Budget Income Tax Changes since 2014
Budget 2021 follows a series of budgets over recent years that have frequently given emphasis to providing reductions in income taxation. Looking back over the past two decades, data from the Department of Finance’s income tax reports, which accompany each year’s Budget, demonstrate that the proportion of gross income paid in all forms of income taxes, levies and social insurance payments fell substantially from the late 1990s to their lowest levels in 2008. These effective taxation rates increased from 2008 to 2013, returning to levels equivalent to those that existed in 2003. Rates were unchanged between 2013 and 2014.
Since 2014 budgetary policy has provided recurring decreases in income taxes. Over three diagrams we compare the total annual value of these reductions between 2014 and 2020. The analysis captures changes to income tax rates, USC rates, social insurance rates and structures, and income tax credits. For example a single earner with a gross income of €40,000 paid €9,920 in income taxes, employee PRSI and USC in 2014 and paid €8,360 in 2020; a reduction of €1,560 per annum.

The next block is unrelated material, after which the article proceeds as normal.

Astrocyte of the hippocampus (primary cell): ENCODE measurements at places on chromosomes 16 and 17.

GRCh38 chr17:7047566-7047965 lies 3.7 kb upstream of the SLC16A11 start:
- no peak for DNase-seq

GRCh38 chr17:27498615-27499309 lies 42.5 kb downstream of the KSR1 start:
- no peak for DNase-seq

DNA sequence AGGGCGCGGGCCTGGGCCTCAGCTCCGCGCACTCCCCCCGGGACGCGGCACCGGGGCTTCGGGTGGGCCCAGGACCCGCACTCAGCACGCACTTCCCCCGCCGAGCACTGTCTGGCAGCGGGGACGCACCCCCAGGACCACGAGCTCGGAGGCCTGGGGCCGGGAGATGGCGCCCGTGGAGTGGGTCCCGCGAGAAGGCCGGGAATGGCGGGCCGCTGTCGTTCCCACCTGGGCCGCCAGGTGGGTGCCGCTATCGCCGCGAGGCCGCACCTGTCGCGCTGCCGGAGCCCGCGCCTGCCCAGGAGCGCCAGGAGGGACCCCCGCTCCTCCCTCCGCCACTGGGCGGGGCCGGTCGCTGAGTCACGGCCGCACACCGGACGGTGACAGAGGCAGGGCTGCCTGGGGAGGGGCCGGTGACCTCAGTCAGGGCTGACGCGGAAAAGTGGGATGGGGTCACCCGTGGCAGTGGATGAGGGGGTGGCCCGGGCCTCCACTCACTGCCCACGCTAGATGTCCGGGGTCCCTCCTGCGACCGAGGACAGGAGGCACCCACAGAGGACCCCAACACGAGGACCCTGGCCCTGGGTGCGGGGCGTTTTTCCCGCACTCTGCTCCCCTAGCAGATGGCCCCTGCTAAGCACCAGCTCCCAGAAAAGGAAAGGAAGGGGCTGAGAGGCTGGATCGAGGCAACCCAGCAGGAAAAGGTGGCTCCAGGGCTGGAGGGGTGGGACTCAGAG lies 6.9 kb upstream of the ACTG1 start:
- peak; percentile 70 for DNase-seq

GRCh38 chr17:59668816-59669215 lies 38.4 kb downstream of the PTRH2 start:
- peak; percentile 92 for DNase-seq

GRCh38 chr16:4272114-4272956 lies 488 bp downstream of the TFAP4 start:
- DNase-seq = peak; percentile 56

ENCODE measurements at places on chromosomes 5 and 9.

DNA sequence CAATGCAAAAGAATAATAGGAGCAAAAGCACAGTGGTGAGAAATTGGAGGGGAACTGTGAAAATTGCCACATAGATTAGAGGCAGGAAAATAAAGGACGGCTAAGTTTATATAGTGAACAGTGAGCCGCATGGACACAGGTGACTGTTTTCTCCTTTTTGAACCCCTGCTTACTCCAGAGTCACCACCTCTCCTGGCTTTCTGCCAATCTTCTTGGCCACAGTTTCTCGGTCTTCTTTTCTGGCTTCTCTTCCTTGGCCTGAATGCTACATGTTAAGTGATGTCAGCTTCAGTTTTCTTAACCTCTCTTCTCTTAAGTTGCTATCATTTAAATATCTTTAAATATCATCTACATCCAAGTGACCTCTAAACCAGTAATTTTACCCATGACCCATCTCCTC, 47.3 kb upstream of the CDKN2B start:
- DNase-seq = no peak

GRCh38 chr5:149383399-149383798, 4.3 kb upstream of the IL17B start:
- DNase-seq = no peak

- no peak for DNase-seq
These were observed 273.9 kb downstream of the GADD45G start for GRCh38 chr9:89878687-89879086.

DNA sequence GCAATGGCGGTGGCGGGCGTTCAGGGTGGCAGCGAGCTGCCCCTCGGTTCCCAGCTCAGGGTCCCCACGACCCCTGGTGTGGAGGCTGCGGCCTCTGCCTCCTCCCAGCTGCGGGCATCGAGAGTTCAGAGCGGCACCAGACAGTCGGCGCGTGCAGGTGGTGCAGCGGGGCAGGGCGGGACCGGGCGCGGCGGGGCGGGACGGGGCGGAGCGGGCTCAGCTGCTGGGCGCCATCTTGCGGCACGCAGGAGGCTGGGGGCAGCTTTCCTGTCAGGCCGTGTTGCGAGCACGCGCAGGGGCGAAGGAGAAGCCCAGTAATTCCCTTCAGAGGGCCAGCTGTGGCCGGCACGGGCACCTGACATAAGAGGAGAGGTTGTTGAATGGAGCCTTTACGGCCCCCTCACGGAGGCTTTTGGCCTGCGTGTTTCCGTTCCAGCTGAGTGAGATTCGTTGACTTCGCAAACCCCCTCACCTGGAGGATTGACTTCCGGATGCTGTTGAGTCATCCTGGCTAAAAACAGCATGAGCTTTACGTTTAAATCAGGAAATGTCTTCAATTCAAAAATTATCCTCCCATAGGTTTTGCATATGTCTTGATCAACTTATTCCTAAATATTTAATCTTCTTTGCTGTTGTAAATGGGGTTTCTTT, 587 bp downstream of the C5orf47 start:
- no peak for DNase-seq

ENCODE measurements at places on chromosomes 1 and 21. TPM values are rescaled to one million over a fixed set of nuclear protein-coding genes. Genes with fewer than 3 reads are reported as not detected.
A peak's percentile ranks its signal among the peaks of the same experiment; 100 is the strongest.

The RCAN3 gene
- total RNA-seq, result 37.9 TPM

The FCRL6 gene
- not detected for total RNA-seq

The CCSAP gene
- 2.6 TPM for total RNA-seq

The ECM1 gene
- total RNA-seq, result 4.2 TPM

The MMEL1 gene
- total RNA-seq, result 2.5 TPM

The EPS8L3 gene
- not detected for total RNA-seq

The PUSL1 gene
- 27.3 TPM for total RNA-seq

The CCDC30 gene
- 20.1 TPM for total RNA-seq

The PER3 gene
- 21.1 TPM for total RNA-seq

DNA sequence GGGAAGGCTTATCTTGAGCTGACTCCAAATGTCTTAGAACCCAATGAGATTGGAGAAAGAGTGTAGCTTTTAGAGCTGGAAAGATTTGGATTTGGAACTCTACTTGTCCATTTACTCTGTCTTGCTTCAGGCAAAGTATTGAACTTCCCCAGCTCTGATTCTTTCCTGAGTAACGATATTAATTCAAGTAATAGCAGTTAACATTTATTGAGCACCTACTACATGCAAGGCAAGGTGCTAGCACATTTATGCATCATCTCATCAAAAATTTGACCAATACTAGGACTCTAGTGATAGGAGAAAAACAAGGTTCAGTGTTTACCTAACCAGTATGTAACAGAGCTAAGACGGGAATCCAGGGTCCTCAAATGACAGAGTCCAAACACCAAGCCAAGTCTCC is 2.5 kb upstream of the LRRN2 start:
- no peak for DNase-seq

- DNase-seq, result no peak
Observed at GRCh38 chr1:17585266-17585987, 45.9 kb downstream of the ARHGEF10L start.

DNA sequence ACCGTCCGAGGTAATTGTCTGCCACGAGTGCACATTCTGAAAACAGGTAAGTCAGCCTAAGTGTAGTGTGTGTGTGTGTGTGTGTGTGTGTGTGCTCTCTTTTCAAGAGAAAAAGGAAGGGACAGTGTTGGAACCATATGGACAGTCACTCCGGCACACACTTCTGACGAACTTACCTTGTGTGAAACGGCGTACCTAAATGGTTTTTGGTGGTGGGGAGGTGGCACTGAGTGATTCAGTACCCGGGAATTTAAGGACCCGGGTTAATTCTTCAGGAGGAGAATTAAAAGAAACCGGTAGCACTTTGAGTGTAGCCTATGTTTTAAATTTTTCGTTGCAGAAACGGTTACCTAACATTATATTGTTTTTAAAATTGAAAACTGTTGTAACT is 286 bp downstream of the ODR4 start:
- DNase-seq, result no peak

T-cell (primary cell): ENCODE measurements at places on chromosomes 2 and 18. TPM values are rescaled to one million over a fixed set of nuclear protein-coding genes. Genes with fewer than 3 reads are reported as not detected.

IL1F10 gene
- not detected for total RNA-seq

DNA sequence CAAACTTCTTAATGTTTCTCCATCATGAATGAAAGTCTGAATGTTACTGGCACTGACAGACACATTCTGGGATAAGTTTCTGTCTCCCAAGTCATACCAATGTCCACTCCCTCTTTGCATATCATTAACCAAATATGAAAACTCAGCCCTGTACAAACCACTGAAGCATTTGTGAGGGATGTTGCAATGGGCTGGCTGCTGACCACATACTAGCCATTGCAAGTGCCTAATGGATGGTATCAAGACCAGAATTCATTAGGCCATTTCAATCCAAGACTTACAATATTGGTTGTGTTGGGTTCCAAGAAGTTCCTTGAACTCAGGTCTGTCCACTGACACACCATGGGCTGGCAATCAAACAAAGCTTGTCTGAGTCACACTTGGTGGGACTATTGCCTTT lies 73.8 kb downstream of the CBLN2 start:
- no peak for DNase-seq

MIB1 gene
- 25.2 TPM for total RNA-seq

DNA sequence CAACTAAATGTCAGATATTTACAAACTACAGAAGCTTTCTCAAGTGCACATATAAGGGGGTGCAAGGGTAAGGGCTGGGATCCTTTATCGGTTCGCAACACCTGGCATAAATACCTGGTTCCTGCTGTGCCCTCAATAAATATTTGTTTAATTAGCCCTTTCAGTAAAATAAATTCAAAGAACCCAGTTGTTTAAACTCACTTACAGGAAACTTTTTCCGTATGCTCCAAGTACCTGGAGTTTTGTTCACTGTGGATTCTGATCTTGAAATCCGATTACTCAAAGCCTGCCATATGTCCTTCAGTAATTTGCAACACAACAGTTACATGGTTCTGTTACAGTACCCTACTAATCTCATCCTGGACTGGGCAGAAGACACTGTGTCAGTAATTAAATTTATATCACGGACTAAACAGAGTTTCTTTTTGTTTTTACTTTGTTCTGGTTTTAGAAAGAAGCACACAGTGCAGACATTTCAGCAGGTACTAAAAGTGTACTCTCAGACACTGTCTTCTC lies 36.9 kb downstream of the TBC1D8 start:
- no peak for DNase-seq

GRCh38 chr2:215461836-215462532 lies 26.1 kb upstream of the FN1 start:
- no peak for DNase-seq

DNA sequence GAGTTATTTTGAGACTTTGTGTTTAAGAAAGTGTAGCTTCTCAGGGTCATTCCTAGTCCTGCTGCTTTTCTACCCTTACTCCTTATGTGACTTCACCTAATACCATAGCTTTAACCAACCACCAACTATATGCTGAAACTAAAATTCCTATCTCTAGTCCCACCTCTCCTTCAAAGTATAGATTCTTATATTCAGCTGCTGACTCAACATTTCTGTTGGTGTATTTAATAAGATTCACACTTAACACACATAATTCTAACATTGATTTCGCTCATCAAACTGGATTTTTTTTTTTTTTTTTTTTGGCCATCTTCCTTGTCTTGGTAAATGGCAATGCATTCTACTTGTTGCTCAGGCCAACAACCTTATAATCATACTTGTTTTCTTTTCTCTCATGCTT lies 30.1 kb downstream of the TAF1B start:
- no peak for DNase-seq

The analysis highlights a number of points. First, it provides evidence of the scale of the income tax reductions delivered over recent years; these are often overlooked, yet are substantial at the individual/household level and at the exchequer level. Second, the charts illustrate the distribution of these income tax decreases. As we have highlighted in our annual budget documents the gains have been skewed to higher income earners and households.
Chart 1: Value of Overall Income Tax Reduction, 2014-2020, Single Earner
Chart 2: Value of Overall Income Tax Reduction, 2014-2020, Couple, One Earner
Chart 3: Value of Overall Income Tax Reduction, 2014-2020, Couple, Two Earners
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